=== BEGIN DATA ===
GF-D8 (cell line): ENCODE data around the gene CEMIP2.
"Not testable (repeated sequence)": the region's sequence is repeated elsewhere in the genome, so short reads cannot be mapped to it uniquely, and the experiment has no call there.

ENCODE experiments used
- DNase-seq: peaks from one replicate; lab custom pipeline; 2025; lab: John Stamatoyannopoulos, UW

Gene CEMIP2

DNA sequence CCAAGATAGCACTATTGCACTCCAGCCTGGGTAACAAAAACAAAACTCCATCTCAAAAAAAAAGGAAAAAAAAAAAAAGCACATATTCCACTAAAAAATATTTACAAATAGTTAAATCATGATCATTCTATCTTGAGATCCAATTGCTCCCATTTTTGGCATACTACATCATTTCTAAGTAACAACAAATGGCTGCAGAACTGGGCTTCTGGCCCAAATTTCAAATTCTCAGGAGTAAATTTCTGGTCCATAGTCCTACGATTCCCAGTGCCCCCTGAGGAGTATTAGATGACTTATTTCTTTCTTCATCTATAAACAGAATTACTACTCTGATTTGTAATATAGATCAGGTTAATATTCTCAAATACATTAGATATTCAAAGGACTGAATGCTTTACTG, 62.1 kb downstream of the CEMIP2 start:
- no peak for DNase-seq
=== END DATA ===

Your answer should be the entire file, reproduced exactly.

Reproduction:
GF-D8 (cell line): ENCODE data around the gene CEMIP2.
"Not testable (repeated sequence)": the region's sequence is repeated elsewhere in the genome, so short reads cannot be mapped to it uniquely, and the experiment has no call there.

ENCODE experiments used
- DNase-seq: peaks from one replicate; lab custom pipeline; 2025; lab: John Stamatoyannopoulos, UW

Gene CEMIP2

DNA sequence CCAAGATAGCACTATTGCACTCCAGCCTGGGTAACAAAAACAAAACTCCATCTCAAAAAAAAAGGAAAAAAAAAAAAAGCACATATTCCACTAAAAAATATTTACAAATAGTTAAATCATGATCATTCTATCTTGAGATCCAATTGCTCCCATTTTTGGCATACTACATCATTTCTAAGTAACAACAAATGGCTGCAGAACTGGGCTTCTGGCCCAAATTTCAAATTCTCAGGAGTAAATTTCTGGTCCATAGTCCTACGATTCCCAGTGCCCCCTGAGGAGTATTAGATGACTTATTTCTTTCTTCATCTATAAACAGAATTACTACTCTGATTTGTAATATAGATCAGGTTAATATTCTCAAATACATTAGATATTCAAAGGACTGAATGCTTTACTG, 62.1 kb downstream of the CEMIP2 start:
- no peak for DNase-seq